Early Greek alphabet painted on the body of an Attic black-figure cup
Early Greek alphabet painted on the body of an Attic black-figure cup. Today, there are missing letters in the Greek alphabet. Credit: Marsyas / Wikimedia Commons CC-BY-SA-2.5

The Greek alphabet has changed in many ways over the course of its existence. This is hardly surprising, given that the Greeks have been using it for nearly three millennia. One way in which it has changed is that some letters that used to exist in the Greek alphabet are now missing. Which letters were these, and what do we know about them?

The first letters of the Greek alphabet

To start, let us establish how the Greek alphabet acquired its letters in the first place. According to ancient Greek historians, the Greeks adopted the Phoenician alphabet after the arrival of a Phoenician prince named Cadmus. Archaeology confirms that this occurred at some point in the ninth century BCE.

The Phoenician alphabet was composed of only consonants. When the Greeks adopted it, they modified it to include vowels as well. This was a major step forward in the development of writing.

According to Plutarch, a Greek historian of the first century CE, there were originally sixteen Greek letters. However, Hyginus, an earlier writer, reports that there were originally eighteen.

In reality, it appears that neither version is correct. Physical evidence in the form of ancient inscriptions reveals that the earliest Greek inscriptions made use of all twenty-two letters in the Phoenician alphabet. However, four of these were for sounds which did not exist in Greek, so they were modified into vowels.

Perhaps this is where Hyginus’ idea of eighteen original letters comes from, being a distorted memory of the eighteen original consonants. In any case, the total number of letters in the Greek alphabet increased over time.

Why are there some missing letters in the Greek alphabet?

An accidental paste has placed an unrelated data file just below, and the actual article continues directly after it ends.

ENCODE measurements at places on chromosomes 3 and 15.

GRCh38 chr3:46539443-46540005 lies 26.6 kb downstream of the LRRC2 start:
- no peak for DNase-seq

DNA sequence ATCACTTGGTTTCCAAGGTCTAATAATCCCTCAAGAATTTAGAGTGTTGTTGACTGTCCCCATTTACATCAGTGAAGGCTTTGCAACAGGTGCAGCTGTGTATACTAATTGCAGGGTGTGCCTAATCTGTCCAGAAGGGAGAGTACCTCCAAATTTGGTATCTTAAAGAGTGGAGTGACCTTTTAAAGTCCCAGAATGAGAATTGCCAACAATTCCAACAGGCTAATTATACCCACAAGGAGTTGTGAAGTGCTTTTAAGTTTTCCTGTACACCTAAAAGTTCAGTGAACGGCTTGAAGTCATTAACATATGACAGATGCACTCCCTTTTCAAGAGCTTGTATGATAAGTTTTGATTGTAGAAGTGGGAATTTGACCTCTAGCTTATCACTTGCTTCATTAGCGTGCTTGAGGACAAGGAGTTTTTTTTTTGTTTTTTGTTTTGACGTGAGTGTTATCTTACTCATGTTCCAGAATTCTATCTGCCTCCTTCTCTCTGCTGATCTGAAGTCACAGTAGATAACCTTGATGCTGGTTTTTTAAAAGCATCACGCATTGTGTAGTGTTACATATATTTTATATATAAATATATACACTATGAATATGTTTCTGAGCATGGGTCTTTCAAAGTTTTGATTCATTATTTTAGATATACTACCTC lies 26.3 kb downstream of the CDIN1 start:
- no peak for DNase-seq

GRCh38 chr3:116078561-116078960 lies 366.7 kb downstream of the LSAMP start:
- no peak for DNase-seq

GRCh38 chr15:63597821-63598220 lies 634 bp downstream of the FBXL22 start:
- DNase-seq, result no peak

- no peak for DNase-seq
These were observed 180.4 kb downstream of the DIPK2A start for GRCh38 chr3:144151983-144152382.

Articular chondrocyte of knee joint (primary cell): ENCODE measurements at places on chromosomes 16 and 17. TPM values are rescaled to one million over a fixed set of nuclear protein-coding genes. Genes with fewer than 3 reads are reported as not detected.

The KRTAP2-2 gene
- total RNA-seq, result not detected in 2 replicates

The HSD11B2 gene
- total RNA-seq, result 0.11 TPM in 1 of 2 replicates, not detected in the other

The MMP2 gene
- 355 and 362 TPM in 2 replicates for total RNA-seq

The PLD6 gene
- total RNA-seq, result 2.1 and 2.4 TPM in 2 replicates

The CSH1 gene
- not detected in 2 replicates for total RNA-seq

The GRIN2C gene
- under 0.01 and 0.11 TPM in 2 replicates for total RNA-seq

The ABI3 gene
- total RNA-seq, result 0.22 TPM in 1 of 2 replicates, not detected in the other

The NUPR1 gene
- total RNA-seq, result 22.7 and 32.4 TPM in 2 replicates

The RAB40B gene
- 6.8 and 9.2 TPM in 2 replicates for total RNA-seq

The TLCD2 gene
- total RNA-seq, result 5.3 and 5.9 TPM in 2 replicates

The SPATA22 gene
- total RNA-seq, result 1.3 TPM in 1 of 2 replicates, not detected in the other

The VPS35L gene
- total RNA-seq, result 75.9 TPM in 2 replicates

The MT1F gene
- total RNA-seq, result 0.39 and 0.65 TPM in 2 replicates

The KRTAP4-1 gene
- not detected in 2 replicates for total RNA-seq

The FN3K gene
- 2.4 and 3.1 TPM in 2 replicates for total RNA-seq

Some of the letters used in ancient Greek inscriptions are simply not in the modern Greek alphabet. Why is this? Simply put, the reason is that the Greek language itself has evolved over time, and the alphabet exists to comply to the needs of the language rather than vice versa.

Additionally, different dialects of the Greek language existed within the Greek world at the same time. Therefore, the needs of each dialect would not necessarily be covered by the same letters.

In the late fifth century BCE, the alphabet used by the Ionian Greeks became the official, standardized alphabet of Athens. Over the following century, it then replaced the local alphabets of other Greek regions. By that time, the dialect of the Ionian Greeks was such that their alphabet did not make use of all the letters that had once been in use. Rather, their alphabet used just twenty-four letters. Hence, what were the letters that the Greek alphabet used to have but no longer does?

Digamma

One of the most famous lost letters of the Greek alphabet is Digamma. This had the following form:

Ϝ

It is superficially very similar to the modern F, but the sound was completely different. It was essentially the modern w sound. In fact, the original name for this letter was ‘wau’, taken directly from the Phoenician name for this letter.

San

Another lost letter is San. This had the following form:

Ϻ

Like Digamma, this looks almost identical to a more familiar letter. In this case, it looks just like the modern letter M. However, like with Digamma, the sound indicated by this ancient letter was completely different. Unlike the modern M, the ancient San, or Ϻ, was used to indicate an s sound. This fell out of use in favor of the alternative letter Sigma, written as Σ.

Koppa

Another letter that is no longer in use is Koppa, which had the following written form:

Ϙ